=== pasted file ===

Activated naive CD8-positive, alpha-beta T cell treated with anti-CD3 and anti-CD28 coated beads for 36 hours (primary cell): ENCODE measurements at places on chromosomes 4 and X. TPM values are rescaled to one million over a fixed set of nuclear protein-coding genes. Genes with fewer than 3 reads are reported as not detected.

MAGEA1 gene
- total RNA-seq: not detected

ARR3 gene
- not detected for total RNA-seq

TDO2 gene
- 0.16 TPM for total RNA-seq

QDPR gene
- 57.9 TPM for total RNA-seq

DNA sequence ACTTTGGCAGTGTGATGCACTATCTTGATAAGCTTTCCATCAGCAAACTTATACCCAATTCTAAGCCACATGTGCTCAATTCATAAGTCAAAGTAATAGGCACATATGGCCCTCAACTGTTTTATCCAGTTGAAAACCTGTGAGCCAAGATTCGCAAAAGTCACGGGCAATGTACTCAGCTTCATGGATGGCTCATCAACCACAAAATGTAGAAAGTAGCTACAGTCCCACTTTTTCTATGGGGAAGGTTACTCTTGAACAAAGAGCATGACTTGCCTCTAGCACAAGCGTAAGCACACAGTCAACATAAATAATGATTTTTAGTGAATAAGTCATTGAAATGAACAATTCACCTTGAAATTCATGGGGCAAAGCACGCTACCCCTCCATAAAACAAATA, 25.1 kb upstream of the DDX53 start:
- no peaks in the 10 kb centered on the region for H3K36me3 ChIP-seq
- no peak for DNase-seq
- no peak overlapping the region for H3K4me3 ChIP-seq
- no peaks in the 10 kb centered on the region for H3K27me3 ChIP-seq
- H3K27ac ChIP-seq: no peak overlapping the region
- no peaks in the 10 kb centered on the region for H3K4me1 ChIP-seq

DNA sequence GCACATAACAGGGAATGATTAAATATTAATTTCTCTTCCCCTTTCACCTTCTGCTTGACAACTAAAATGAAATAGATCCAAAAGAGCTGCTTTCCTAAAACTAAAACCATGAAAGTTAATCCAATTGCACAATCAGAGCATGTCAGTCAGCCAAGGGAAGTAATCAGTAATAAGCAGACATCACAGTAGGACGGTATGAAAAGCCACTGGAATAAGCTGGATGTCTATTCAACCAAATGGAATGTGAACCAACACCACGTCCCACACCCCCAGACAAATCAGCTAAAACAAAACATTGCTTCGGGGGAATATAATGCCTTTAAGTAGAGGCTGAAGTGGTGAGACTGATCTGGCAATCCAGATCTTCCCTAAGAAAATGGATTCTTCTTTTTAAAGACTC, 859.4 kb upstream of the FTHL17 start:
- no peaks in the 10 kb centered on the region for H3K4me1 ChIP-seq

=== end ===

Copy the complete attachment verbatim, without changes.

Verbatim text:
Activated naive CD8-positive, alpha-beta T cell treated with anti-CD3 and anti-CD28 coated beads for 36 hours (primary cell): ENCODE measurements at places on chromosomes 4 and X. TPM values are rescaled to one million over a fixed set of nuclear protein-coding genes. Genes with fewer than 3 reads are reported as not detected.

MAGEA1 gene
- total RNA-seq: not detected

ARR3 gene
- not detected for total RNA-seq

TDO2 gene
- 0.16 TPM for total RNA-seq

QDPR gene
- 57.9 TPM for total RNA-seq

DNA sequence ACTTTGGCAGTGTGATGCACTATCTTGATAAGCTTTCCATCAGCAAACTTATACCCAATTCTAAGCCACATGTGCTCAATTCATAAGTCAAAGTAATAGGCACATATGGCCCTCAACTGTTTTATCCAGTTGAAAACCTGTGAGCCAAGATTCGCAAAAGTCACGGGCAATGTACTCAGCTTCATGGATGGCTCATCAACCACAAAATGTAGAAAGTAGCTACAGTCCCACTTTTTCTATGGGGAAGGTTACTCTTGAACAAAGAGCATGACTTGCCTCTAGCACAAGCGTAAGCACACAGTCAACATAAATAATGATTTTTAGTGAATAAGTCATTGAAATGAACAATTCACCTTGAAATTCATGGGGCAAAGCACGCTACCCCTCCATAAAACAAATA, 25.1 kb upstream of the DDX53 start:
- no peaks in the 10 kb centered on the region for H3K36me3 ChIP-seq
- no peak for DNase-seq
- no peak overlapping the region for H3K4me3 ChIP-seq
- no peaks in the 10 kb centered on the region for H3K27me3 ChIP-seq
- H3K27ac ChIP-seq: no peak overlapping the region
- no peaks in the 10 kb centered on the region for H3K4me1 ChIP-seq

DNA sequence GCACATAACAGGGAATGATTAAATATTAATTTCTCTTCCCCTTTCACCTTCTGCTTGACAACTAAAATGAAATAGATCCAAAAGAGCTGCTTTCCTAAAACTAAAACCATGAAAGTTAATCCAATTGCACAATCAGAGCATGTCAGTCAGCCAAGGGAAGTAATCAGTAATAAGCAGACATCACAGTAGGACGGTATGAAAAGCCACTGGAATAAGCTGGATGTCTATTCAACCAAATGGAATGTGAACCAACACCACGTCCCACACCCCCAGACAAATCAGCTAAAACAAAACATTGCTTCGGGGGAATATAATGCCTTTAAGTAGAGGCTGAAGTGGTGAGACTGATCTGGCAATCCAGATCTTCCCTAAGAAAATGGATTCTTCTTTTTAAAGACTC, 859.4 kb upstream of the FTHL17 start:
- no peaks in the 10 kb centered on the region for H3K4me1 ChIP-seq